It’s a cliché that “you can’t buy happiness”, but at the same time, financial security is among most people’s top career priorities.1 Moreover, when people are asked what would most improve the quality of their lives, the most common answer is more money.2 What’s going on here? Who is right?
A lot of the research on this question is of remarkably low quality. But there have been some recent major studies in economics that allow us to make progress. In particular, we now finally have survey data from hundreds of thousands of people all around the world. We’ve sifted through the best studies available to figure out what’s really going on. The truth seems to lie in the middle: money does make you happy, but only a little. And this has many important implications about trade-offs you face in your life and career.
Summary of main points
- Recent surveys of hundreds of thousands of people, in over 150 countries, show that richer people report being more satisfied with their lives overall, but that the richer you become, the more money you need to increase your satisfaction further. This is because people spend money on the most important things first. Someone earning $100,000 per year is only a little more satisfied than someone earning $50,000. The best available study found that each doubling of your income correlated with a life satisfaction 0.5 points higher on a scale of 1 to 10.
- If you look at how ‘happy’ people say they are right now, the relationship is weaker. One large study found people in countries with average incomes of $32,000 were only 10% happier with their lives than those in countries with average incomes of just $2,000; another within the US could find no effect above a $40,000 income for a single person.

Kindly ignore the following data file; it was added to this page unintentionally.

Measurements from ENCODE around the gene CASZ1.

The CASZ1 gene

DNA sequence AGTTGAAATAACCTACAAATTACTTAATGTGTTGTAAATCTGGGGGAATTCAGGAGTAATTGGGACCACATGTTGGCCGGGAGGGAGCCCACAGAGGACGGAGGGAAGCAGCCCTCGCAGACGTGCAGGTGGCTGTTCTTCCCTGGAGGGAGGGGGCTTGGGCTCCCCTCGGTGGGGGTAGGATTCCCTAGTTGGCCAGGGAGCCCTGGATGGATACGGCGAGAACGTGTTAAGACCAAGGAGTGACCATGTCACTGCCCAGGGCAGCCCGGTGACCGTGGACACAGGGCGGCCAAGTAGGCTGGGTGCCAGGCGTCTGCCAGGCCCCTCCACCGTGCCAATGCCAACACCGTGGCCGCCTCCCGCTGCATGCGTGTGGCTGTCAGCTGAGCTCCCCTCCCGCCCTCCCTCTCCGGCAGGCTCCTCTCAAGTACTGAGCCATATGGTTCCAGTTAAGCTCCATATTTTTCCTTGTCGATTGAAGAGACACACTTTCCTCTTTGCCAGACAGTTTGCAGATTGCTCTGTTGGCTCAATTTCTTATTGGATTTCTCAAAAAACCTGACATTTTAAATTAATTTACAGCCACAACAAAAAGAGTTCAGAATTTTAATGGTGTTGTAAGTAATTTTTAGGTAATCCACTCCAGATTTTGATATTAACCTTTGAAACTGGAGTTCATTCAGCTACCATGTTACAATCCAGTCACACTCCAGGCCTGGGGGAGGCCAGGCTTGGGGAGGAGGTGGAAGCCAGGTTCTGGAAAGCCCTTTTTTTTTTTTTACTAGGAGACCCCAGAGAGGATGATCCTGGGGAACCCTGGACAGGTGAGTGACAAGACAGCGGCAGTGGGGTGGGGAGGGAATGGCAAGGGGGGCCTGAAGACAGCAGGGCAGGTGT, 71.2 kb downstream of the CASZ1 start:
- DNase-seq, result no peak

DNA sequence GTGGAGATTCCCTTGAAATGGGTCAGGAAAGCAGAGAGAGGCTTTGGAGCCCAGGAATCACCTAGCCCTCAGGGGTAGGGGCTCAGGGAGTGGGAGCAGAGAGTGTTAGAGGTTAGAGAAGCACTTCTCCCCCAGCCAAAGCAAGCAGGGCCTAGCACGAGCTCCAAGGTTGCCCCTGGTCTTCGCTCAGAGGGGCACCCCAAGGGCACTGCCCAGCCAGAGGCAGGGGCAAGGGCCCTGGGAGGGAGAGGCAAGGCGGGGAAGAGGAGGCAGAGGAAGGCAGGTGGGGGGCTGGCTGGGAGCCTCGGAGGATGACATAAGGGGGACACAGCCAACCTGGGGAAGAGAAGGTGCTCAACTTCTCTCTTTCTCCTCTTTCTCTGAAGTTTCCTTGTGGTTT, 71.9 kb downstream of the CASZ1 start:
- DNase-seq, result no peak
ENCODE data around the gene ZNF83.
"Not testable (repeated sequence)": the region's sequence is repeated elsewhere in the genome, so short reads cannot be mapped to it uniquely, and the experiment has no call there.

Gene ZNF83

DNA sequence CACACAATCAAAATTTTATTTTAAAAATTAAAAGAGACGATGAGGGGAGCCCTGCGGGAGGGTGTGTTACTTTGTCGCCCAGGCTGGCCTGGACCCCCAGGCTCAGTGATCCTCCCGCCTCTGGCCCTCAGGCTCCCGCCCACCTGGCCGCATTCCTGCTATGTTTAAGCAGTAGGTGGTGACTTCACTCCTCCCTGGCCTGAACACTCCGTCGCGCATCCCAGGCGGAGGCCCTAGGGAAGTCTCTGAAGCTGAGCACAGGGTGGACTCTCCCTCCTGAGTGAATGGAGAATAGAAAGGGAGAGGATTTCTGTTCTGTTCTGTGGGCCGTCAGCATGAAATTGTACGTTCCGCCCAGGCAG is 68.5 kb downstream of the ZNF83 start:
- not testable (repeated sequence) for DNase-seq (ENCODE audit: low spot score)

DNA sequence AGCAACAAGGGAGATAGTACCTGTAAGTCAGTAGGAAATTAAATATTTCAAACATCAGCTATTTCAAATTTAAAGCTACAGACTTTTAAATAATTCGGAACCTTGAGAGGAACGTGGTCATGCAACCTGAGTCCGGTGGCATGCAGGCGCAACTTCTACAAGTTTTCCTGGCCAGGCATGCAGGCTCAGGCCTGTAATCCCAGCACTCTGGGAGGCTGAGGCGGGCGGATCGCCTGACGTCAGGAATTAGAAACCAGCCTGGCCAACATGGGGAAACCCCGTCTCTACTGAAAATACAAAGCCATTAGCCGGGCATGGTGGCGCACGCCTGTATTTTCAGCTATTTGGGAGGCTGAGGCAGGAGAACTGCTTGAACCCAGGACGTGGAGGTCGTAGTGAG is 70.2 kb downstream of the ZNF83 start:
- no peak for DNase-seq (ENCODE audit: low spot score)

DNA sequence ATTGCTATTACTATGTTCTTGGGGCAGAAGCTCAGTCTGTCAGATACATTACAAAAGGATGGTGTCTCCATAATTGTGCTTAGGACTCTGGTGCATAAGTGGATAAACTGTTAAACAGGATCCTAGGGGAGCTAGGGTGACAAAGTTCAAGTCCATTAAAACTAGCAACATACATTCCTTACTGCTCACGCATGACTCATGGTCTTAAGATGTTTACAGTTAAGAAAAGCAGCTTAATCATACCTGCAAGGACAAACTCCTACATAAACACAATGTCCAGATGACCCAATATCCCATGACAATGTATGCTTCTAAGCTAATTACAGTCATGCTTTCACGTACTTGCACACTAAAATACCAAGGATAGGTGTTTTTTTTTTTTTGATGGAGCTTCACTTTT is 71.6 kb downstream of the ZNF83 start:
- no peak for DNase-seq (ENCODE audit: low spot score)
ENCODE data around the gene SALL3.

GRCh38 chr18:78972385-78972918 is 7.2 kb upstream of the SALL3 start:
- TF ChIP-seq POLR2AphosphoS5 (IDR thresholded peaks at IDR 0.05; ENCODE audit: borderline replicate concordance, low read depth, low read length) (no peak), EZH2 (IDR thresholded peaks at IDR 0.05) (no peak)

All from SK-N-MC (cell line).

- Moreover, some and maybe even most of this relationship is not causal. For example, healthier people will be both happier and capable of earning more. This means the effect of gaining extra money on your happiness is weaker than the above correlations suggest. Unfortunately, how much of the above relationships are caused by money making people happier is still not known with confidence.
- Once you get to an individual income of around $40,000, other factors, such as health, relationships and a sense of purpose, seem far more important than income. So our recommendation is not to focus on earning more than this (insofar as you want to become happy, anyway).
- However, you may gain from earning more than that if: you have dependents, you care about money more than other people, or you live in an area with an unusually high cost of living.
- Giving money to someone living on $1,000 per year in the developing world will do far more to improve their lives than giving the same amount to someone earning $25,000. The correlations above suggest that it will be about 25 times more valuable. If you want to help people, this is a major reason to focus on international poverty rather than helping the relatively poor in richer countries.
- Giving some money to charity is unlikely to make you less happy, and may well make you happier.
Table of Contents
- Are richer people more satisfied with their lives?
- OK, but are richer people happier?
- What can make sense of these results?
- So would making more money make you happier?
- Are there exceptions to this general rule?
- How much does income matter relative to other factors?
- What does this mean for your career choice?
- What does this mean for having a positive impact on the world?
- If you gave money to charity, would it make you more satisfied or less?
- The bottom line
- Appendix I – But I’ve always been told we just look at relative rather than absolute income?
Are richer people more satisfied with their lives?
Thinking about it for a moment, you’d expect that the richer you are, the more extra money you need to further increase your happiness.